The story “Jacket’s curious journey,” about the discovery of a jacket from a Nazi concentration camp [News, Nov. 23], was very moving. I particularly noted the sense of meaning that finder Jillian Eisman derived. After all, how often does someone find such an extraordinary archival piece at a tag sale?
There are moments that remind us that chance and serendipity lead to improbable events. The improbability of even surviving the Holocaust reminds us of the meaning of life itself. We approached Thanksgiving with a sense of gratitude. The horror that camp survivor Ben Peres suffered while wearing that jacket should serve as a sign that we are blessed to be in America. Sadly, there are forces in society today that seek to challenge our freedoms. I hope the jacket worn by a prisoner at Germany’s Dachau camp, a symbol of horror and hate, is an unmistakable reminder of where unbridled bigotry leads.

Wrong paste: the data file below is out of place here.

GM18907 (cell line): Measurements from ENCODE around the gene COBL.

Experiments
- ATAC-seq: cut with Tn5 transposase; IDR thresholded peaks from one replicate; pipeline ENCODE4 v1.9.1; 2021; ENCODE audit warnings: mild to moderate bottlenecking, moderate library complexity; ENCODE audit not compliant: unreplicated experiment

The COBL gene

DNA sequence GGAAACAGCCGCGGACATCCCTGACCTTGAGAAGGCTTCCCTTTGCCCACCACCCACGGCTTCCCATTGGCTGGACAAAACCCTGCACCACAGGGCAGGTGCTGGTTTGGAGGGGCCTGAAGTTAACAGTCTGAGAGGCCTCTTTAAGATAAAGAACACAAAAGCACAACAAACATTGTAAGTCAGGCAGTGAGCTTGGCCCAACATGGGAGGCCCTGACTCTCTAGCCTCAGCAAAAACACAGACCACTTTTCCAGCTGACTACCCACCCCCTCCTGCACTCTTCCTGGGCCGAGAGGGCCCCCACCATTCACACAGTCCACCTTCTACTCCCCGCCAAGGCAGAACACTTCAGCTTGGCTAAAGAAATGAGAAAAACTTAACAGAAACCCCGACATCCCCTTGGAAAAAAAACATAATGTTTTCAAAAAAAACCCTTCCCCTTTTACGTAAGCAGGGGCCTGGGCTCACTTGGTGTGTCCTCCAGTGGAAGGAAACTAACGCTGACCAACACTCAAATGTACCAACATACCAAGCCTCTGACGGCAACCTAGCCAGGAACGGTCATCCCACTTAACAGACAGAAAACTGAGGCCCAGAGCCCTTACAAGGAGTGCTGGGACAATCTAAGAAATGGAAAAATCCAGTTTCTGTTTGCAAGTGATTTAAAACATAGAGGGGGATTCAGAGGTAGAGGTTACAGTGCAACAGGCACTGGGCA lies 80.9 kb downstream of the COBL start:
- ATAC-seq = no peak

It is troubling that right-wing groups recently convened in Washington. They should visit the U.S. Holocaust Memorial Museum in Washington to see where the Nazi “heil!” salute and what it represents would lead.
Steven A. Ludsin, East Hampton
Editor’s note: The writer was a member of the President’s Commission on the Holocaust and the first U.S. Holocaust Memorial Council that built the Holocaust Memorial Museum.